When I was growing up, we didn't have guests over very often. Occasionally we might have one or two people to dinner, but the only time we really had a houseful of guests was at Thanksgiving, when my dad's whole side of the family (his mom, his two brothers, and later, their spouses and my cousin) would come for the whole weekend. At those times, my mom would often say that she wished her house were expandable. Our modest 3-bedroom, 1.5-bath house was plenty of room for just the four of us, but it wasn't enough to hold the whole family comfortably. And nowadays, the problem is even more extreme; the house is more than big enough for the two of them since my sister and I moved out, but the Thanksgiving guest list has now grown to four couples plus two kids. Mom definitely doesn't need or want a bigger house on an everyday basis; having more rooms would just invite more stuff to fill them up. But it would sure come in handy to have a few extra rooms that could be folded up and stored most of the time, where they wouldn't have to be cleaned or heated and cooled, and then set up just for that one weekend.
What struck me about this the last time she mentioned it is that, in essence, an expandable house is exactly what Brian and I have now. We have the rooms we use every day––the living room, the office, the bedroom, the kitchen––and then we have the whole downstairs as, essentially, that extra expansion that we can set up when we have guests. Moreover, it doesn't have just one function; it has been, at various times, a guest bedroom (with its own bath), a board-game parlor, and a music room. (No wonder we had so much trouble coming up with a name for it.) And since it's not in use most of the time, at other times it doesn't need to be cleaned (beyond a quick sweeping or wipe with a rag) or heated in the winter. The very fact that it's not used every day, but only as needed, makes it actually one of the most useful rooms in the whole house.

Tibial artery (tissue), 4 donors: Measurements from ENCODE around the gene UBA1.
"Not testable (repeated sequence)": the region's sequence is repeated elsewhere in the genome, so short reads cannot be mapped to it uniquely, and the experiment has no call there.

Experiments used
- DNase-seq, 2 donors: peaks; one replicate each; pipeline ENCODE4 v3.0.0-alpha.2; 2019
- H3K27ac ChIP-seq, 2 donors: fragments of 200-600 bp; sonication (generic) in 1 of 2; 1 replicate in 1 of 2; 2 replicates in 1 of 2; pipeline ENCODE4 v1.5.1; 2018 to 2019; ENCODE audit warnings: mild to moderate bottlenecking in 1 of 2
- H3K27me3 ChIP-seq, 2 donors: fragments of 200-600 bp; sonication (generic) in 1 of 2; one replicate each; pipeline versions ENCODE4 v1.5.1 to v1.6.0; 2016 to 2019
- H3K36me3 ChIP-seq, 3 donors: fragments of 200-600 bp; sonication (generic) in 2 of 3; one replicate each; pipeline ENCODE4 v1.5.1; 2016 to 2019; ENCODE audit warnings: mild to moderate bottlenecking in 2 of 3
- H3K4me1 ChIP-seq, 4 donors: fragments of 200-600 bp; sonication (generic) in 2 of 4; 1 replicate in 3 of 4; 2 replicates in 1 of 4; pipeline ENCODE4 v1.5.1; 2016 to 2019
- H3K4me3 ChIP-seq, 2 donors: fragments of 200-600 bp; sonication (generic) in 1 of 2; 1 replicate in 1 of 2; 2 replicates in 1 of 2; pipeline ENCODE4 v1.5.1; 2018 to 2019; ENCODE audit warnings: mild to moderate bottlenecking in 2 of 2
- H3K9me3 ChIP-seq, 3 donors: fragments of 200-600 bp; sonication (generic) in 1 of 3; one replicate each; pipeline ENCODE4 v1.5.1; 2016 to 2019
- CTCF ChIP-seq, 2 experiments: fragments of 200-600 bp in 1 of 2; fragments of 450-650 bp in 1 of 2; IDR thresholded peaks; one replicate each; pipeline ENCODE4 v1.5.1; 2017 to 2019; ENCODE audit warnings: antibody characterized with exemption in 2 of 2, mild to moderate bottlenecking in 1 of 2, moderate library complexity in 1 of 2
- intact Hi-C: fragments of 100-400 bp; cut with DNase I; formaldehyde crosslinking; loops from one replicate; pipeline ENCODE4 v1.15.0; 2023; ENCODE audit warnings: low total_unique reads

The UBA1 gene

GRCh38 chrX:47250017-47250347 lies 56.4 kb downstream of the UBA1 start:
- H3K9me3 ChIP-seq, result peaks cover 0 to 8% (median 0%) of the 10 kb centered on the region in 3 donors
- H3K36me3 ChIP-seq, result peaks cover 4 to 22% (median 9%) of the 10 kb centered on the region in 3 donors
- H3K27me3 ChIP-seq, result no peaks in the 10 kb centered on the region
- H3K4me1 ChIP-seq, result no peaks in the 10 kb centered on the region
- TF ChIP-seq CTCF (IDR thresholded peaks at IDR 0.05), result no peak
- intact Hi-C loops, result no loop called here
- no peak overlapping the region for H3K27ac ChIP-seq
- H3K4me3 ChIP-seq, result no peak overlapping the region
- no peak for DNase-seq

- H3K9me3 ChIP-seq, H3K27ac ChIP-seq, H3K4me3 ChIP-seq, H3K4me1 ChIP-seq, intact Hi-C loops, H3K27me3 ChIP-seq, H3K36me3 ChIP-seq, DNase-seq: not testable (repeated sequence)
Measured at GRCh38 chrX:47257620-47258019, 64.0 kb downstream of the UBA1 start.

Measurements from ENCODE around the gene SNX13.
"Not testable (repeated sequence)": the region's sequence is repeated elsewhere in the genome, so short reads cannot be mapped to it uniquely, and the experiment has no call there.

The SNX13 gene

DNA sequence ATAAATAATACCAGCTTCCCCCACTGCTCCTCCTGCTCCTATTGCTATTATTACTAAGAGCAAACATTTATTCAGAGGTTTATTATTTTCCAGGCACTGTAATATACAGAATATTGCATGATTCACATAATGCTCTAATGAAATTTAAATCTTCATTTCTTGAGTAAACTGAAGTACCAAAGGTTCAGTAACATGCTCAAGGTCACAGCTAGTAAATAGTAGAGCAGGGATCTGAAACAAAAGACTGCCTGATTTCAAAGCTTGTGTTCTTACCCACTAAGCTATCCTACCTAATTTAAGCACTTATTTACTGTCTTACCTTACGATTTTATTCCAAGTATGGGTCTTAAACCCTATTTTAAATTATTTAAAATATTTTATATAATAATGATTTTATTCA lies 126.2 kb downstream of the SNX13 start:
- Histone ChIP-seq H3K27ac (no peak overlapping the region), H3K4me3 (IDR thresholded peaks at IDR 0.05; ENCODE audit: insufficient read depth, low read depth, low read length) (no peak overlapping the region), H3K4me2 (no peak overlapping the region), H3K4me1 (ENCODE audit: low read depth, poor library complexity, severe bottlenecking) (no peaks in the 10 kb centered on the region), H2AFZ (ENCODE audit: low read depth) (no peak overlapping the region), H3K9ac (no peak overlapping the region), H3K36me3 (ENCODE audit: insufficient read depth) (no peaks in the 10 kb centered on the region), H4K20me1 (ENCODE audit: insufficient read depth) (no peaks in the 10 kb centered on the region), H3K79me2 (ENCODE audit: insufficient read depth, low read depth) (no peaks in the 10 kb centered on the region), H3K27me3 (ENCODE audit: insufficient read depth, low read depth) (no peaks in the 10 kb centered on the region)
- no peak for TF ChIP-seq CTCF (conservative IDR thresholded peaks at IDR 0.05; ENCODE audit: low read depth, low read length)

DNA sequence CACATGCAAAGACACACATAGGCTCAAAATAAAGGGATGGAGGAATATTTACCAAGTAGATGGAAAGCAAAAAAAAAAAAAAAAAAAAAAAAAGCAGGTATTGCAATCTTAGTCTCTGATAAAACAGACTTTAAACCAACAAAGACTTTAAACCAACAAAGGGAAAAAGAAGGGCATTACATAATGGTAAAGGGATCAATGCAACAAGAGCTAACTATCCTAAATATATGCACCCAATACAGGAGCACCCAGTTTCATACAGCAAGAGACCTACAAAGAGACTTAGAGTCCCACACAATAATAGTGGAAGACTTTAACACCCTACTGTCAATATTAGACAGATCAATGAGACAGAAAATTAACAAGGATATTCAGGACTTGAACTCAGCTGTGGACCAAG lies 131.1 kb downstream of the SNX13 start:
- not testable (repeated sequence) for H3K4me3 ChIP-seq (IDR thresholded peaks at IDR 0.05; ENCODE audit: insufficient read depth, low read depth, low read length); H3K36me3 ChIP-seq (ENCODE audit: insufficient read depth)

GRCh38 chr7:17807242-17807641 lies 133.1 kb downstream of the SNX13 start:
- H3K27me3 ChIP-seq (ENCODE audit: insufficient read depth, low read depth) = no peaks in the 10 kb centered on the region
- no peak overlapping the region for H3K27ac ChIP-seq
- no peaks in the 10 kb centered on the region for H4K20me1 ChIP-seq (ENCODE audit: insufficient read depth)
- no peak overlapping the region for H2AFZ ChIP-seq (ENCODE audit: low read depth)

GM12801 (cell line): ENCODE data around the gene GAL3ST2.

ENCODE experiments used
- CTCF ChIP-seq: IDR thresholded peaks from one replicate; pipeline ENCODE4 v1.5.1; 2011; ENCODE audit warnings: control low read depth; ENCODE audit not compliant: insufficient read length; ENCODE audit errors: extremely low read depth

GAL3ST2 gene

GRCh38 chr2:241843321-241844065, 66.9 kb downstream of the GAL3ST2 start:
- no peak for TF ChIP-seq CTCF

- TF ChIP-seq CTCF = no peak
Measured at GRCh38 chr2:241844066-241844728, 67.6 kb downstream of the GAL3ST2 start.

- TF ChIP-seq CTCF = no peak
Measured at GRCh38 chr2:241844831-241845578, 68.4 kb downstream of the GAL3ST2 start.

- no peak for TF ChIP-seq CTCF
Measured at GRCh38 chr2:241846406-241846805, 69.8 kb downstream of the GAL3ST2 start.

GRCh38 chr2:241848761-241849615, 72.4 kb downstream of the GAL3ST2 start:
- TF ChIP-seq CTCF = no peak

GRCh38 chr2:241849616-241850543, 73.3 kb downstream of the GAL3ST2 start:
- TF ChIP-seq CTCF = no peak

Thinking about our extra room in these terms makes me feel better about our decision to turn our small room into an additional guest room. I settled on that use for it because I couldn't think a better one, but part of me still felt like I really ought to try to turn the room into some kind of space we would use every day, rather than a guest room that will almost never be used at all. But when I think of our house as expandable, containing the rooms we live in plus the extra rooms we use for guests, then it becomes obvious that by making this room a guest room, we're simply adding it to the expandable part of the house rather than the everyday part. And since we already have all the space we need for our everyday activities, adding this extra room to the expandable section is clearly the best use for it.
Moreover, even after it becomes part of the expansion, this room can still do double duty for all the everyday functions it has now: starting seedlings in the spring, storing cookbooks and pet supplies, sorting our recycling, and wrapping gifts before the holidays. It won't just be changing from one type of room to another; it'll actually be several rooms in one. In fact, maybe we can refer to it by different names––the guest room, the conservatory, the lumber room, or even the recycling room––depending on what we're doing in it at the time.